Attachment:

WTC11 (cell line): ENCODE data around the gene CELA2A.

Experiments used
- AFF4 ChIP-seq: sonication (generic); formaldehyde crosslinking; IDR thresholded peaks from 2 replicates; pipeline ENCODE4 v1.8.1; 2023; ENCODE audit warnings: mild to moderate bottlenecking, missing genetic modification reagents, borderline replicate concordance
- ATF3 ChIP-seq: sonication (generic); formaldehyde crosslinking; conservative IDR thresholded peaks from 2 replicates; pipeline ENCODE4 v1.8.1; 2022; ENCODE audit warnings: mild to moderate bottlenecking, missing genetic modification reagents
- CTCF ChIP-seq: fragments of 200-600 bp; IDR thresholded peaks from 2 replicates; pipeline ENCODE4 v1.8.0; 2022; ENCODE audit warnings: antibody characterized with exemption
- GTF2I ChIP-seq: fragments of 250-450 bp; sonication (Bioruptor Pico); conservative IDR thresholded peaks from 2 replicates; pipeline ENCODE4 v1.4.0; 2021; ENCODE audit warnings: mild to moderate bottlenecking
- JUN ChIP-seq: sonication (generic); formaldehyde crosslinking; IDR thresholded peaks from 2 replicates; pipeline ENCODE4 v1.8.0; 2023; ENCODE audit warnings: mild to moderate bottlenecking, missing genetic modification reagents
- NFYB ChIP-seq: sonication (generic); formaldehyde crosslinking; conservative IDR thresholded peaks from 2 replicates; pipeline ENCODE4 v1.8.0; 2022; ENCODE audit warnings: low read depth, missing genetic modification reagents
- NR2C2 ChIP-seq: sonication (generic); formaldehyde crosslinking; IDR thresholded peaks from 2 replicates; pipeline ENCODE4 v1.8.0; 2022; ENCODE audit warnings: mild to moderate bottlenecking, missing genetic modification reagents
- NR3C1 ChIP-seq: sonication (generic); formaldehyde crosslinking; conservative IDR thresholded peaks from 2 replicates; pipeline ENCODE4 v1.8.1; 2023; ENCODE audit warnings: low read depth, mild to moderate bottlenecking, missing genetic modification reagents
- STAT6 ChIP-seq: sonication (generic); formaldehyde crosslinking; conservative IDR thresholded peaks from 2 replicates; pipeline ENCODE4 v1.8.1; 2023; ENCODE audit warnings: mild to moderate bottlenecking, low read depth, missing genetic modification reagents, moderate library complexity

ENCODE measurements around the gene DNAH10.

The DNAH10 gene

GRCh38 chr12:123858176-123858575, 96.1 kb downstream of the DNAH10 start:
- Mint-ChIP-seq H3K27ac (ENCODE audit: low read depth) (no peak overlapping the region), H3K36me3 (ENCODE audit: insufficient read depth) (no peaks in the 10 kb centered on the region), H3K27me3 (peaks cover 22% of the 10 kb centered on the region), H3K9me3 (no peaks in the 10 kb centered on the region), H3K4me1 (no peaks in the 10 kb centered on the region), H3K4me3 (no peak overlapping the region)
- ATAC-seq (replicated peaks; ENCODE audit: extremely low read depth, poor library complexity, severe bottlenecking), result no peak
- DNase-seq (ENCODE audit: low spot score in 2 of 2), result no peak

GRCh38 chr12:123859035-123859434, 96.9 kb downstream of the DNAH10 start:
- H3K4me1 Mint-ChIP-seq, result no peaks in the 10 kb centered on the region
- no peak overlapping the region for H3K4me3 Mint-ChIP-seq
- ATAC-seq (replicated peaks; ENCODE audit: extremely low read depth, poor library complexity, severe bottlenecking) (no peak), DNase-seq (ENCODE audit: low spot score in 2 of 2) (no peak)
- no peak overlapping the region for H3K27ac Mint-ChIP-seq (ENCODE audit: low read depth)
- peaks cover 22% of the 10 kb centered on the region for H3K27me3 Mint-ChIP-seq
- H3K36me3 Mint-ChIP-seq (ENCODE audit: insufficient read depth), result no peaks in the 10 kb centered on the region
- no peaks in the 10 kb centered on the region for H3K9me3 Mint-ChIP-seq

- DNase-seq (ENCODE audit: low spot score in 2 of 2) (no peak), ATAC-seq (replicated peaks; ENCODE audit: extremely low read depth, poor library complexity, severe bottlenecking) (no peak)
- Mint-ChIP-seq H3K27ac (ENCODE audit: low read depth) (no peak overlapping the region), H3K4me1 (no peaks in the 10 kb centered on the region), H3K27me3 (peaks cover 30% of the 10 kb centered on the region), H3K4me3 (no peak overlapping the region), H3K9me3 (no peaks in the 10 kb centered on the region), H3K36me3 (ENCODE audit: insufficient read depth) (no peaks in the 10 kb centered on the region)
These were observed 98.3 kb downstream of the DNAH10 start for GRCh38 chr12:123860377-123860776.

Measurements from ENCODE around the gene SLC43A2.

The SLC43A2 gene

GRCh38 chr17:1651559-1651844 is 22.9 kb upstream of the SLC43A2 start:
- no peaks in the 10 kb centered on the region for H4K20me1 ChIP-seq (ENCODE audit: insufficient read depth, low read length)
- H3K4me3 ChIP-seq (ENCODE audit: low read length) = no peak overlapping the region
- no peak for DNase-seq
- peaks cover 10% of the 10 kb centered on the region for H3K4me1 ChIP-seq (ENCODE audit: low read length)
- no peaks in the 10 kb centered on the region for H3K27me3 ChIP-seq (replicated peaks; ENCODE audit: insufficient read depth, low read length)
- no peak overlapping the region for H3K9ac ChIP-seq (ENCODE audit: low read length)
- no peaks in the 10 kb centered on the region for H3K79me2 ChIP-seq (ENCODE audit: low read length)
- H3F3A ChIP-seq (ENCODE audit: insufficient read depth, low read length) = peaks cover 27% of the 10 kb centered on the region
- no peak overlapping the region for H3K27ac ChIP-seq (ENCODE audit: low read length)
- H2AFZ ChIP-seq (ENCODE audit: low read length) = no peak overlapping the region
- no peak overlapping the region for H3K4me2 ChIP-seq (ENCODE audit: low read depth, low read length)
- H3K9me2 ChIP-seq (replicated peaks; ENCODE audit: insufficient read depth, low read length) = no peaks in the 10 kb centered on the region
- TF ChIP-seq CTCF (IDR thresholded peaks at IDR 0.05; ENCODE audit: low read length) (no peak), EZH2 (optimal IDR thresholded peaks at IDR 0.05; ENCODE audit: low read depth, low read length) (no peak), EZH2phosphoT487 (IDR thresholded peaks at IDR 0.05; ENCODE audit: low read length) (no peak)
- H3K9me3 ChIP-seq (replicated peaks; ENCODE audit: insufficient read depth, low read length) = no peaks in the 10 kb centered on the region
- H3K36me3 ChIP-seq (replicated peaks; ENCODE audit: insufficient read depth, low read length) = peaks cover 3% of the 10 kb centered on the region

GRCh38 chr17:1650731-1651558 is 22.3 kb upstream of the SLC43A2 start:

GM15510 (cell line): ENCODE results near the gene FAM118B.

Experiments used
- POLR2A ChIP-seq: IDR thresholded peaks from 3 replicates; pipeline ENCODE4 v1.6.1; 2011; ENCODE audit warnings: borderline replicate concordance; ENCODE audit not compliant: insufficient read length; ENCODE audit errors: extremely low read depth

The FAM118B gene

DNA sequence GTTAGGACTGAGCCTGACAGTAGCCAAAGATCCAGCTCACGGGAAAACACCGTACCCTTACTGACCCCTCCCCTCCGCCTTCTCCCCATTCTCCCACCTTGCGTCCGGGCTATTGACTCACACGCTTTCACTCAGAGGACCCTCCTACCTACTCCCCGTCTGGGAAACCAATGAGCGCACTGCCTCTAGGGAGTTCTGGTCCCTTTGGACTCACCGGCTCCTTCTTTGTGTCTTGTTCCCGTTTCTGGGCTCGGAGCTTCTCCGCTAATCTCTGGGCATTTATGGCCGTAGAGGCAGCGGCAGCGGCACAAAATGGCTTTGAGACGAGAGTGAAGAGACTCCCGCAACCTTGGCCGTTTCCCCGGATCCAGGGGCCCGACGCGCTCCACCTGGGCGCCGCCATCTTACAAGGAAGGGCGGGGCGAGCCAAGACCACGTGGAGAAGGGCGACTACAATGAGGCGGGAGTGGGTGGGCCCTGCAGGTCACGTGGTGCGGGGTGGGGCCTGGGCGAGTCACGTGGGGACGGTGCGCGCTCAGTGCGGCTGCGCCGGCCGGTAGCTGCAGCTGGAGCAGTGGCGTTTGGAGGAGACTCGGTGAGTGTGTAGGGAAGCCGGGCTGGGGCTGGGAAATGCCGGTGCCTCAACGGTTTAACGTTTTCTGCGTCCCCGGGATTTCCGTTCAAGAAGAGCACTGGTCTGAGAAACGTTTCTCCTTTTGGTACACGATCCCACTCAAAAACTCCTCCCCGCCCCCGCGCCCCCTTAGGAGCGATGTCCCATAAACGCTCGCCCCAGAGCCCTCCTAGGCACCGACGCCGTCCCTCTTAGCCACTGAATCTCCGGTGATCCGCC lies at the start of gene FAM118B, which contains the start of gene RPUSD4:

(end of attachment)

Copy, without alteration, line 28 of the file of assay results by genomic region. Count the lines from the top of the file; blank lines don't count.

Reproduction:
These were observed 98.3 kb downstream of the DNAH10 start for GRCh38 chr12:123860377-123860776.